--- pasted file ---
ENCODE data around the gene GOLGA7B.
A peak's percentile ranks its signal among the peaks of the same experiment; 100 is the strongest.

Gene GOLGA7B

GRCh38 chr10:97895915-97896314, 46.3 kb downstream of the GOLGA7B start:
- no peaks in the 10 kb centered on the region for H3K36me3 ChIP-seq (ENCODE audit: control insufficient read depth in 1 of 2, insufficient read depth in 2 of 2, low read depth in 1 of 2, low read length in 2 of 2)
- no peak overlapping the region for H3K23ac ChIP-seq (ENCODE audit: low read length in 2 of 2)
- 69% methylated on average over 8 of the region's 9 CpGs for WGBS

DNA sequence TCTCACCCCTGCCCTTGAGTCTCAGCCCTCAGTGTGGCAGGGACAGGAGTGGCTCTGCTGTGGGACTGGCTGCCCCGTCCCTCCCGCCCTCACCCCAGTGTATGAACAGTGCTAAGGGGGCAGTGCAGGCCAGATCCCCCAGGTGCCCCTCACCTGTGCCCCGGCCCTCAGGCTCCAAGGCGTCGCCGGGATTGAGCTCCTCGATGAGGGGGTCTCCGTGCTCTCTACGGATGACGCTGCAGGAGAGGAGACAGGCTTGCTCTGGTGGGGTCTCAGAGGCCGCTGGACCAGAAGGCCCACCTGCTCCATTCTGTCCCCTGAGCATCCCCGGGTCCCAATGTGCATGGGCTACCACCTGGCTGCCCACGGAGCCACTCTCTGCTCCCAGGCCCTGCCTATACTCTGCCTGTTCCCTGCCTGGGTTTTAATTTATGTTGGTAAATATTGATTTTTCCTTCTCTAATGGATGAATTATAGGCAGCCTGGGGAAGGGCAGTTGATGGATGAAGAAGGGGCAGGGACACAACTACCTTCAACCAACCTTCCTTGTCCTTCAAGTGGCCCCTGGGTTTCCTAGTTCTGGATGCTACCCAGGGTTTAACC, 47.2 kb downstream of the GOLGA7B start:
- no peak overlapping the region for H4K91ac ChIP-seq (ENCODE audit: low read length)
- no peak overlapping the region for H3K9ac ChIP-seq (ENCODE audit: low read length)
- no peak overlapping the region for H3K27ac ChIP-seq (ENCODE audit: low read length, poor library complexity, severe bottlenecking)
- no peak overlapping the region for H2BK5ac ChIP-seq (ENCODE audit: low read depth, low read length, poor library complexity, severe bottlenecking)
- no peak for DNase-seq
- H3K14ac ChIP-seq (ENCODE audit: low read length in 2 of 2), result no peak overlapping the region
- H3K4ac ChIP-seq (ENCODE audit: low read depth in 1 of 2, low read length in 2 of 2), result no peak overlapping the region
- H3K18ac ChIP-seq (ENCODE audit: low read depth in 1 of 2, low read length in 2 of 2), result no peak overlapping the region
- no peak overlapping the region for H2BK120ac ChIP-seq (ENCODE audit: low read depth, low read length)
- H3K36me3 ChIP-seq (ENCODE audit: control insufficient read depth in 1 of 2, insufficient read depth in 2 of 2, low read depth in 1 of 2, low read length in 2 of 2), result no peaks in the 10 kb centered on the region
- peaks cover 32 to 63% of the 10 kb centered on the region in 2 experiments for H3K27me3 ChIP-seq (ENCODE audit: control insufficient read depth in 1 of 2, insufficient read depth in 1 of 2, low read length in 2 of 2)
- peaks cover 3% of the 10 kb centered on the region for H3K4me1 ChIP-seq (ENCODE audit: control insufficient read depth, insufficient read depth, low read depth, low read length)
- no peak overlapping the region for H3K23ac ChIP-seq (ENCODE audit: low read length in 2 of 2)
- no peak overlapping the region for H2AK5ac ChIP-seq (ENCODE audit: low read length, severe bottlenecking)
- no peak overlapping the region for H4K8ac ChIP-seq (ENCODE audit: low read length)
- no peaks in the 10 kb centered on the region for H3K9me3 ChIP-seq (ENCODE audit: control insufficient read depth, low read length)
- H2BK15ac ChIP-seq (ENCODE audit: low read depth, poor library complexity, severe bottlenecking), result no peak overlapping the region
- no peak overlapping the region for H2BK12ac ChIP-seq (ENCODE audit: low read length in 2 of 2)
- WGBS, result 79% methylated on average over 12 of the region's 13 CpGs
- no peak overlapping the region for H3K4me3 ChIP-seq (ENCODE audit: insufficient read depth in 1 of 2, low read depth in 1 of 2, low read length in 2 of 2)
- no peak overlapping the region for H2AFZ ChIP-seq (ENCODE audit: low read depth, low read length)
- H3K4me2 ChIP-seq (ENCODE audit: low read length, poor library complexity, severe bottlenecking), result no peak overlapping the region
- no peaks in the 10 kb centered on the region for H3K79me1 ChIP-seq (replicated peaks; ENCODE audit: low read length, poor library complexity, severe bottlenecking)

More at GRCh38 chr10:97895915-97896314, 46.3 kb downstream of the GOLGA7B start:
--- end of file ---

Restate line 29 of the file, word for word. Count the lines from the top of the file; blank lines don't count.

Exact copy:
- no peak overlapping the region for H2AFZ ChIP-seq (ENCODE audit: low read depth, low read length)